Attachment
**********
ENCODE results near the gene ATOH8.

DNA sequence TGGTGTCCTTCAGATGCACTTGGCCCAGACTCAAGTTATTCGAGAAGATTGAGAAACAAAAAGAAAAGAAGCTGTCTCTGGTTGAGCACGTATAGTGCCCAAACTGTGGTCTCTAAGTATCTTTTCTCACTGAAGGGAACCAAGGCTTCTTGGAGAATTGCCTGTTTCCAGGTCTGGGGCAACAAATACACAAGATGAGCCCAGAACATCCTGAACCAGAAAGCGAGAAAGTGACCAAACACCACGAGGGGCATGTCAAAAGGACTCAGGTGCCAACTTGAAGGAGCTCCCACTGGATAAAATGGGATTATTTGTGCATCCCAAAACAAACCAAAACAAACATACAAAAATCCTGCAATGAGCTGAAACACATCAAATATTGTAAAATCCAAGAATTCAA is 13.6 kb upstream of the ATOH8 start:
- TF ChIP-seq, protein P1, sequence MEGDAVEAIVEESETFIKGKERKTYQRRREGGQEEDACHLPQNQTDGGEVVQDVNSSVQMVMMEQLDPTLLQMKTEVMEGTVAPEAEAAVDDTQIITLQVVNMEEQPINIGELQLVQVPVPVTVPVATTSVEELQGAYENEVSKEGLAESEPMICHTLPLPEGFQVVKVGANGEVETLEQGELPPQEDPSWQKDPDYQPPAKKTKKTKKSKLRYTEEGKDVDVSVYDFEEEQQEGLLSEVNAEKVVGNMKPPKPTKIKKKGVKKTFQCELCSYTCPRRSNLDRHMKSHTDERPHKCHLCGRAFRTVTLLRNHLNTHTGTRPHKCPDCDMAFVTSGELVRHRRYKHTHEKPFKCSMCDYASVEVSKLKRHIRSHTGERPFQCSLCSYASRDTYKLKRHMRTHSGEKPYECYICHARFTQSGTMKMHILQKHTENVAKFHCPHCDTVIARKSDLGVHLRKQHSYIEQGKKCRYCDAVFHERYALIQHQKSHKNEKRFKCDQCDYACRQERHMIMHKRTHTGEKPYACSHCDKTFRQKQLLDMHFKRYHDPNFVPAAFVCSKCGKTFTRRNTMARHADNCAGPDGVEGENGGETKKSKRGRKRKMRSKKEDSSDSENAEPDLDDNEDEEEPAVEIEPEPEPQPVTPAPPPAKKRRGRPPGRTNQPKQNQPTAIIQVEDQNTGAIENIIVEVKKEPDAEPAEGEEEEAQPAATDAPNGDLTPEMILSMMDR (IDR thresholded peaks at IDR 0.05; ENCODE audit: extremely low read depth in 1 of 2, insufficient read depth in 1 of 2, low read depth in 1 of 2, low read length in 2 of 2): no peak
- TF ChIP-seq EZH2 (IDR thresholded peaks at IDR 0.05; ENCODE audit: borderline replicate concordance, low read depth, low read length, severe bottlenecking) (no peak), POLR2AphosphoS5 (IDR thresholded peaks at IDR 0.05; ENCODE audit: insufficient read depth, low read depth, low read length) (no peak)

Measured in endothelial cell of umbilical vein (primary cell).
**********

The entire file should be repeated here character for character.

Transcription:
ENCODE results near the gene ATOH8.

DNA sequence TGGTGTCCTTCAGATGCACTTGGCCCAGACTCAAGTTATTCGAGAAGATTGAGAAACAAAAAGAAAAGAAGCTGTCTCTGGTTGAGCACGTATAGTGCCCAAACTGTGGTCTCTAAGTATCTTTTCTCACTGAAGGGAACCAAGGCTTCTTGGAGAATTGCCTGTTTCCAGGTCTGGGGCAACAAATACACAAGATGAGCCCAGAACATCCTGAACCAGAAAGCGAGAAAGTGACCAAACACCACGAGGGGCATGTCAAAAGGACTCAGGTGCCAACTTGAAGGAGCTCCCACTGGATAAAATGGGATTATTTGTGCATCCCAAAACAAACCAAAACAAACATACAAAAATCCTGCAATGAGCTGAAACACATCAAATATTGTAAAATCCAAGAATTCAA is 13.6 kb upstream of the ATOH8 start:
- TF ChIP-seq, protein P1, sequence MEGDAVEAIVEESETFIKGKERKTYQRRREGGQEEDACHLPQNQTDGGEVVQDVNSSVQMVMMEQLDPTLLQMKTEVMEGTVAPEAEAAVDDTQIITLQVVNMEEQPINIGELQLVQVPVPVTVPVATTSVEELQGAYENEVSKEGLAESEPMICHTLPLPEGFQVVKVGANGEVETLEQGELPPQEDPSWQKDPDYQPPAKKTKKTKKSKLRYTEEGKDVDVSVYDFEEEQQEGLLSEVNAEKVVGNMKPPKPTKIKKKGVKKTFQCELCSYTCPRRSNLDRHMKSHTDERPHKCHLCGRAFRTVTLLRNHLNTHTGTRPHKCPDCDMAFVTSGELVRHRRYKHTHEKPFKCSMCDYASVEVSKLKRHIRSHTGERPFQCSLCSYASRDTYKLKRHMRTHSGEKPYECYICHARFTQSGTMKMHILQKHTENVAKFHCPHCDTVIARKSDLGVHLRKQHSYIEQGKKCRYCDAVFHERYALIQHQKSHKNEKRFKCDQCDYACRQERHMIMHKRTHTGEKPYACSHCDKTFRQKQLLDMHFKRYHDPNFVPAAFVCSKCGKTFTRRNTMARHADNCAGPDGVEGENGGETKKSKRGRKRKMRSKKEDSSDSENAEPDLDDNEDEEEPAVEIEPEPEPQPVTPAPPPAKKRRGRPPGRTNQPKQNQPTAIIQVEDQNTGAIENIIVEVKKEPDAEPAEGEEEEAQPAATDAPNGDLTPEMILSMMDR (IDR thresholded peaks at IDR 0.05; ENCODE audit: extremely low read depth in 1 of 2, insufficient read depth in 1 of 2, low read depth in 1 of 2, low read length in 2 of 2): no peak
- TF ChIP-seq EZH2 (IDR thresholded peaks at IDR 0.05; ENCODE audit: borderline replicate concordance, low read depth, low read length, severe bottlenecking) (no peak), POLR2AphosphoS5 (IDR thresholded peaks at IDR 0.05; ENCODE audit: insufficient read depth, low read depth, low read length) (no peak)

Measured in endothelial cell of umbilical vein (primary cell).